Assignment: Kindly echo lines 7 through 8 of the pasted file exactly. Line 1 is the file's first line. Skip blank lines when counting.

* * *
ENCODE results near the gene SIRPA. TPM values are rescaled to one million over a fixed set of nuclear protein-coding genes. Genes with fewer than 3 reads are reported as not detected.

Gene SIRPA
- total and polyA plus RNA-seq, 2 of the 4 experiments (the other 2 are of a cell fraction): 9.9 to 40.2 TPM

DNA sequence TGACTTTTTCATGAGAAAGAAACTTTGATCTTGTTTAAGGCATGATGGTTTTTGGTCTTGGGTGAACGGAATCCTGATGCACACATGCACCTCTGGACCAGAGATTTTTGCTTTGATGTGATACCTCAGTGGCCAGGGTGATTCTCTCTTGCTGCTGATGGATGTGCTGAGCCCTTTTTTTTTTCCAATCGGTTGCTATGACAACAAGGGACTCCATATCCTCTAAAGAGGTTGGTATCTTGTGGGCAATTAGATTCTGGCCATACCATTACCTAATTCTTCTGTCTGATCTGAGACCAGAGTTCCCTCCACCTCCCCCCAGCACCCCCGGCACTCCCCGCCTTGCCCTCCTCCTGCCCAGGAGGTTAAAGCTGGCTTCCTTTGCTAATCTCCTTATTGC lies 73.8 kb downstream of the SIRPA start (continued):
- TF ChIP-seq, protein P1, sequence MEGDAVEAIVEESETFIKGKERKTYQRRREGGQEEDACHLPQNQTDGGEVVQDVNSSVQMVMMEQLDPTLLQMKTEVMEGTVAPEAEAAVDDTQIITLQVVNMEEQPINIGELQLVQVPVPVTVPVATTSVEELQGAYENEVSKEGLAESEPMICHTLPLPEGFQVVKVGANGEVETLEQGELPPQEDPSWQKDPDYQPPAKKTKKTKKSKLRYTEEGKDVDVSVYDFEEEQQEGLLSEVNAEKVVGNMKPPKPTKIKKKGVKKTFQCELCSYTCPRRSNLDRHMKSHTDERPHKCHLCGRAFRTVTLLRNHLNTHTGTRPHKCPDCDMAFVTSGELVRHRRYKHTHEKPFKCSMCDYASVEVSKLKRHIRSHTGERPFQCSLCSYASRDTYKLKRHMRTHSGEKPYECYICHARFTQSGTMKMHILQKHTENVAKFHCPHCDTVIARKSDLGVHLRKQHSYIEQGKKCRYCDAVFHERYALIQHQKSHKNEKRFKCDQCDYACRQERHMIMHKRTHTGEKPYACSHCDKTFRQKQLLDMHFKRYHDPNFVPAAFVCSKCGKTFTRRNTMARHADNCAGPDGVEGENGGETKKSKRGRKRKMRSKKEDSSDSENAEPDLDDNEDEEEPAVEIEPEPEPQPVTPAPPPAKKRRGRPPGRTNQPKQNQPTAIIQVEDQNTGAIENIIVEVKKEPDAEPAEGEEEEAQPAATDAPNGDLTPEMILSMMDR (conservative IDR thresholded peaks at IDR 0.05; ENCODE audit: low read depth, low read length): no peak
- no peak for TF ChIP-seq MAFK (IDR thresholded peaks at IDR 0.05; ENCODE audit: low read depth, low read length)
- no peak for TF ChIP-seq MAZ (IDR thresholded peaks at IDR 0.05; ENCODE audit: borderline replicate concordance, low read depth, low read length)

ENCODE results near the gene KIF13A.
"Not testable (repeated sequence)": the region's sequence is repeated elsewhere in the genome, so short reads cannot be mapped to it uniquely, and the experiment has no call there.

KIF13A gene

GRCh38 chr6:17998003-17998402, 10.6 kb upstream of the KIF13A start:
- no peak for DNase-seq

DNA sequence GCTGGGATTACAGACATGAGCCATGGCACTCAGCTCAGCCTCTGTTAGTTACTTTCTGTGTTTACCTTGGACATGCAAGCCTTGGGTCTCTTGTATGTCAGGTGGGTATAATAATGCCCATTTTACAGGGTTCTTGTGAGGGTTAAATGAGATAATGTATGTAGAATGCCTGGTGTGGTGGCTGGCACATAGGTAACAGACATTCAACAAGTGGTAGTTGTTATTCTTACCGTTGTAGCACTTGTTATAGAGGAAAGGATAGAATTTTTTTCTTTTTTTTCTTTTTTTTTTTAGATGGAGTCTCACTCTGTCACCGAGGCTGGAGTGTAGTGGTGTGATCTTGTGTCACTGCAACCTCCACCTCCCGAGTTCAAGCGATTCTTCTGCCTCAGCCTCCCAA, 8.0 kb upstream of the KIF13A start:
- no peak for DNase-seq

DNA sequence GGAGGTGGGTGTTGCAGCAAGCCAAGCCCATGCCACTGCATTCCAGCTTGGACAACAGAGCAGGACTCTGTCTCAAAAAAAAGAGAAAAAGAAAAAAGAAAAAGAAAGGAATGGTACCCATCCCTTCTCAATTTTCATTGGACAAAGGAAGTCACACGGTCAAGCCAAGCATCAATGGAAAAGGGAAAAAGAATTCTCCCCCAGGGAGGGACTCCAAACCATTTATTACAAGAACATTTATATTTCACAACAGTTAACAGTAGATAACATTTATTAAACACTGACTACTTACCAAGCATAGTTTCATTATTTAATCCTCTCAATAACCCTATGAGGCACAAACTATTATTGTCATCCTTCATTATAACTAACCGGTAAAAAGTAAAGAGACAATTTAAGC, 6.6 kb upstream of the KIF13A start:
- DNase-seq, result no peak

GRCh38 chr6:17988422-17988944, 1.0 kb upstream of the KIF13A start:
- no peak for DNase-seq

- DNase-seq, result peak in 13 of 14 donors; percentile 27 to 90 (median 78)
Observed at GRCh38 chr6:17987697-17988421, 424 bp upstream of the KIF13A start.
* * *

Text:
- no peak for TF ChIP-seq MAZ (IDR thresholded peaks at IDR 0.05; ENCODE audit: borderline replicate concordance, low read depth, low read length)

ENCODE results near the gene KIF13A.